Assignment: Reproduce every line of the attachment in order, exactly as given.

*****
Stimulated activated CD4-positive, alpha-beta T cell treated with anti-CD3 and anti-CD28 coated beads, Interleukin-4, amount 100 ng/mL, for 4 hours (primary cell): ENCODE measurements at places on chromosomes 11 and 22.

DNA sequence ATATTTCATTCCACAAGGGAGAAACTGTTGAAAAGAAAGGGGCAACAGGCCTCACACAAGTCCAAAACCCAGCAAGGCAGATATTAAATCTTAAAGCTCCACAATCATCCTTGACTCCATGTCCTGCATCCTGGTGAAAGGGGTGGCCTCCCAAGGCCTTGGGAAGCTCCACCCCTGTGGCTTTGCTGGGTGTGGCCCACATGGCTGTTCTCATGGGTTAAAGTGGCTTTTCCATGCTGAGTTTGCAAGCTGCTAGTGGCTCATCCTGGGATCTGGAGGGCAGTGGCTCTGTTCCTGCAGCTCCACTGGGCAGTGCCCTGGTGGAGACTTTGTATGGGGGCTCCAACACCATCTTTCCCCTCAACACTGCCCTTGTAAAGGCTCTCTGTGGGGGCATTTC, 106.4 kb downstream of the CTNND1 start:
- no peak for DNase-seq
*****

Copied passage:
Stimulated activated CD4-positive, alpha-beta T cell treated with anti-CD3 and anti-CD28 coated beads, Interleukin-4, amount 100 ng/mL, for 4 hours (primary cell): ENCODE measurements at places on chromosomes 11 and 22.

DNA sequence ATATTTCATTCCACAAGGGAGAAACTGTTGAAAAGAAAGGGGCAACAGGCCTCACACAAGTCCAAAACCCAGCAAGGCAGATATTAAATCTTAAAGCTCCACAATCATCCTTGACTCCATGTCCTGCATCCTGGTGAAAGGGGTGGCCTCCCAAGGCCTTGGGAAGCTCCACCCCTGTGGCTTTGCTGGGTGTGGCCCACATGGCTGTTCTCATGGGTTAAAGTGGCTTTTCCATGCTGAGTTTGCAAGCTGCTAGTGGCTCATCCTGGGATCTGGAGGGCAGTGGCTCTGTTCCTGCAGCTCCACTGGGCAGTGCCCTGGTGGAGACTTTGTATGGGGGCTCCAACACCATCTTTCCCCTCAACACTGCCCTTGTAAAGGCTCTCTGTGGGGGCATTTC, 106.4 kb downstream of the CTNND1 start:
- no peak for DNase-seq